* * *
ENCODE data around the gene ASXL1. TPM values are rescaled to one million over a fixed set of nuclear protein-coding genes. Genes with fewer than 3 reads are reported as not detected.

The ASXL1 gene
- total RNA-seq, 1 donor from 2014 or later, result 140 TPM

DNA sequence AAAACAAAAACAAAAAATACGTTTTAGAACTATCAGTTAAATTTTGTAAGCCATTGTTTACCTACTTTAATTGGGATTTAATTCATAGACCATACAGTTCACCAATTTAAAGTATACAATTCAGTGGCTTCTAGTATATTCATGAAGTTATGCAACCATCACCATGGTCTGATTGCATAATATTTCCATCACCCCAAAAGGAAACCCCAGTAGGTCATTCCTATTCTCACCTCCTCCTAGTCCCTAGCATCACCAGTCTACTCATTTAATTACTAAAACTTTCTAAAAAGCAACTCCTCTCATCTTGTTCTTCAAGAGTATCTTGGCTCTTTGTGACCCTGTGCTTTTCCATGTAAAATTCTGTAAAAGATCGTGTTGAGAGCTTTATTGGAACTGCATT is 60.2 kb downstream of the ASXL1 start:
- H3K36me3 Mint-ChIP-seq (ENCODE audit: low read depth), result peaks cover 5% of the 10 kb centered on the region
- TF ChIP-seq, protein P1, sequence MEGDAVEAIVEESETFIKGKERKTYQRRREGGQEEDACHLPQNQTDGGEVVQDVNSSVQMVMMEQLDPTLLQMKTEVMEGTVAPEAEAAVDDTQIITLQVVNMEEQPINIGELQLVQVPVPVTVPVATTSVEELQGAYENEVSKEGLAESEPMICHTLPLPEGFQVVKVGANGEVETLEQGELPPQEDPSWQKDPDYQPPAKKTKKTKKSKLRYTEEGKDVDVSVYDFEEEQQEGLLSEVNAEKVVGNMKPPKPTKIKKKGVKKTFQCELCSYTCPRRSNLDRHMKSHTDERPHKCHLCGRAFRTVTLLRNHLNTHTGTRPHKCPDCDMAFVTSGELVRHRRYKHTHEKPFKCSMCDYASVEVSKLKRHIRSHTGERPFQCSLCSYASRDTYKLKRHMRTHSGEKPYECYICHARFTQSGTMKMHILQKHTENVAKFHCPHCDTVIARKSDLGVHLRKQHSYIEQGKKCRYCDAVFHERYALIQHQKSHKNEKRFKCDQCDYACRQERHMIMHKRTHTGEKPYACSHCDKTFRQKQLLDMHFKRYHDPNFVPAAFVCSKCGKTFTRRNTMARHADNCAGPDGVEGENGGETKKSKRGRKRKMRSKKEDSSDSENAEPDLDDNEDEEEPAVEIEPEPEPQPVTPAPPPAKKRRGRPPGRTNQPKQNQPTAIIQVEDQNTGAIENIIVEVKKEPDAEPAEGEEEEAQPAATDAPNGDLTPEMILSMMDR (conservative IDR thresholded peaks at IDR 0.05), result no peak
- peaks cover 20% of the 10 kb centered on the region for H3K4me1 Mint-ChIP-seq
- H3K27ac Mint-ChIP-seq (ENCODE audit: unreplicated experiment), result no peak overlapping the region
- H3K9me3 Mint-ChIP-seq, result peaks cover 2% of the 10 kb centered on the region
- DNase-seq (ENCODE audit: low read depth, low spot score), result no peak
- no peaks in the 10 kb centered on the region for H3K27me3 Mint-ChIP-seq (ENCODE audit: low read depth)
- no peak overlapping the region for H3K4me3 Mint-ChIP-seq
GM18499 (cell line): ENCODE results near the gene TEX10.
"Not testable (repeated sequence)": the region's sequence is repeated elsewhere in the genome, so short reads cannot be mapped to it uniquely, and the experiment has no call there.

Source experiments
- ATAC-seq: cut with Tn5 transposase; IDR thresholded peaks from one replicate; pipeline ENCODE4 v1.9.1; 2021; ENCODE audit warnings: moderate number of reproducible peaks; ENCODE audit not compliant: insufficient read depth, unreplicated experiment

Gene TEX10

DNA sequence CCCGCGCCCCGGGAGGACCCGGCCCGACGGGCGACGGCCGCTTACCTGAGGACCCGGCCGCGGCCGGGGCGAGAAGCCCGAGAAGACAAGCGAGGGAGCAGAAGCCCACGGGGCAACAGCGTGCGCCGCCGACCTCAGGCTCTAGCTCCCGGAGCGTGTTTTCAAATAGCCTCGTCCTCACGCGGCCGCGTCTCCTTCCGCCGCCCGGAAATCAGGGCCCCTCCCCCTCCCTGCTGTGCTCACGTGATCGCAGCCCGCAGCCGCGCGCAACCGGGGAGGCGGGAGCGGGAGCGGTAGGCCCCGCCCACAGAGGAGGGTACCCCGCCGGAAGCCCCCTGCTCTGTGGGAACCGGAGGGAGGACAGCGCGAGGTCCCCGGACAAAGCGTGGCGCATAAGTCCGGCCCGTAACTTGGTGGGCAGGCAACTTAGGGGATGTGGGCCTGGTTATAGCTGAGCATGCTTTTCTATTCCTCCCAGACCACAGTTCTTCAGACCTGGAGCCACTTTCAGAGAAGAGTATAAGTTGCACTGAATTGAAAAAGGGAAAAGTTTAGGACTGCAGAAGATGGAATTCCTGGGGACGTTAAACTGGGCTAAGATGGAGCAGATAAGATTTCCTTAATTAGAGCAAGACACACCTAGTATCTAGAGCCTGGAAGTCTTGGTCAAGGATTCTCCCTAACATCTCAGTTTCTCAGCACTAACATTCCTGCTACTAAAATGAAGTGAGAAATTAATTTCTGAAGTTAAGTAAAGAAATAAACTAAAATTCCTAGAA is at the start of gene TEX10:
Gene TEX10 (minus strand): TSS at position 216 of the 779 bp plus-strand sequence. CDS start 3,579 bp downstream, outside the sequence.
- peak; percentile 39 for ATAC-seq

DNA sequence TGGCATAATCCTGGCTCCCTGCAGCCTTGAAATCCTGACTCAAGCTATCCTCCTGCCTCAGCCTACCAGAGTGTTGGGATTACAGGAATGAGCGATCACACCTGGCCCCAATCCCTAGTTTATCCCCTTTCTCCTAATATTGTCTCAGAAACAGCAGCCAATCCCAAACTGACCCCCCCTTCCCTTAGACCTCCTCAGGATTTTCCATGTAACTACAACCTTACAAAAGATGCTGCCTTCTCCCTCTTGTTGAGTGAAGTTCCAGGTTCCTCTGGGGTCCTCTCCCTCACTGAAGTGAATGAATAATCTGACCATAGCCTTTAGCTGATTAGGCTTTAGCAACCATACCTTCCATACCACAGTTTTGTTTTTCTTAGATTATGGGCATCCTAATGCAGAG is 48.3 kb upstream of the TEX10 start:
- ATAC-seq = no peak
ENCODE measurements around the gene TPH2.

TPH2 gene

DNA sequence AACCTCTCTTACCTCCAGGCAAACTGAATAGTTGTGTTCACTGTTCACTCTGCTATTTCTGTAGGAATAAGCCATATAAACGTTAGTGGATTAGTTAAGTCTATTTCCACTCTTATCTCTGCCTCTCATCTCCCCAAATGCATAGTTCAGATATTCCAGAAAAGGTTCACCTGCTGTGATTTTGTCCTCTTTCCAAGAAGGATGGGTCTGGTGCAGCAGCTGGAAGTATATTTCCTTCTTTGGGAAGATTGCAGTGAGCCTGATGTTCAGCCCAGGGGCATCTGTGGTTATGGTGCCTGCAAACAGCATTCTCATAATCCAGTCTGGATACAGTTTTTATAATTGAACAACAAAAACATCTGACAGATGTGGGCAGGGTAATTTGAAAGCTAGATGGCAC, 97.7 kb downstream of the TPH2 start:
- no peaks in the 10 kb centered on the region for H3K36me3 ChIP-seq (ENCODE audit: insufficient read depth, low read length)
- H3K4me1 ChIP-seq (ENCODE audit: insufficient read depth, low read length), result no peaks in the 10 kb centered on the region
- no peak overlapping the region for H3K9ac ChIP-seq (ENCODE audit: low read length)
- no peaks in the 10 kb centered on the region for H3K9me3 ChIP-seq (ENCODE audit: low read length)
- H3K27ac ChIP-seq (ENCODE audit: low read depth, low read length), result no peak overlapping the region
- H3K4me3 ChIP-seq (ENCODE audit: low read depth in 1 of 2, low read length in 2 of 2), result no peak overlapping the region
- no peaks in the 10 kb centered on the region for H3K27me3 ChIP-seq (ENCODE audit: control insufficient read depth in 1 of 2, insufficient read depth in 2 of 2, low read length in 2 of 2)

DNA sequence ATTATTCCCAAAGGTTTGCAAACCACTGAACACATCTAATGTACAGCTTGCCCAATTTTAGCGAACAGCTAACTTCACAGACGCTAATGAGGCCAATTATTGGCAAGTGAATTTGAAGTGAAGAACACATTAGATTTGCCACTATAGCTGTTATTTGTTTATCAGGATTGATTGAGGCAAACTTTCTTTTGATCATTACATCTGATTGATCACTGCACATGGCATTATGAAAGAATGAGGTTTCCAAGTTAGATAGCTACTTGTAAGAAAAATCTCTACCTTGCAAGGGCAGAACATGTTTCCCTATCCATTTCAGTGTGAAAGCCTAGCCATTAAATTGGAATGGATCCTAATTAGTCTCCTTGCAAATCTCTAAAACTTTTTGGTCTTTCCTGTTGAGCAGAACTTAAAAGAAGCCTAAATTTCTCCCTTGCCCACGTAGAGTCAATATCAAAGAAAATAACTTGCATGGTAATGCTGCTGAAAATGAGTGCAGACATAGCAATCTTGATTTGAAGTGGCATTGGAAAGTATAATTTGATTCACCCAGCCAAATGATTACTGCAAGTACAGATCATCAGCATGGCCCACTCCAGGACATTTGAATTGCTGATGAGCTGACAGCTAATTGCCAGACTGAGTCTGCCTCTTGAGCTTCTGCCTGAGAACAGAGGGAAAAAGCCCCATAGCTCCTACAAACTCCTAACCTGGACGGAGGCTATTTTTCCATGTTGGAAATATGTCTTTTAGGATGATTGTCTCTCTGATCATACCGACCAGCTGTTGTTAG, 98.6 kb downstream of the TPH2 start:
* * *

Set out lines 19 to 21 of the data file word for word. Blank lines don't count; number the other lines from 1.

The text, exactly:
Gene TEX10 (minus strand): TSS at position 216 of the 779 bp plus-strand sequence. CDS start 3,579 bp downstream, outside the sequence.
- peak; percentile 39 for ATAC-seq

DNA sequence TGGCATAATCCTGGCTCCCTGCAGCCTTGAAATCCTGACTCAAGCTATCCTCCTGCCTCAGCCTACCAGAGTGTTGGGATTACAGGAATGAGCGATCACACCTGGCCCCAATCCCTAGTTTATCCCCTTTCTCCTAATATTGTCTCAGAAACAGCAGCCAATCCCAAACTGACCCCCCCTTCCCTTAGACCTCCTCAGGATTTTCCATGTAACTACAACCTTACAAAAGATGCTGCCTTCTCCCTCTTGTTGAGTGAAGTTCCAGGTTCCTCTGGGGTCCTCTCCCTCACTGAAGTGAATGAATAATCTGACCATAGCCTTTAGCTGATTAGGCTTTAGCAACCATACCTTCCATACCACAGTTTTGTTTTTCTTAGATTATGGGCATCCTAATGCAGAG is 48.3 kb upstream of the TEX10 start: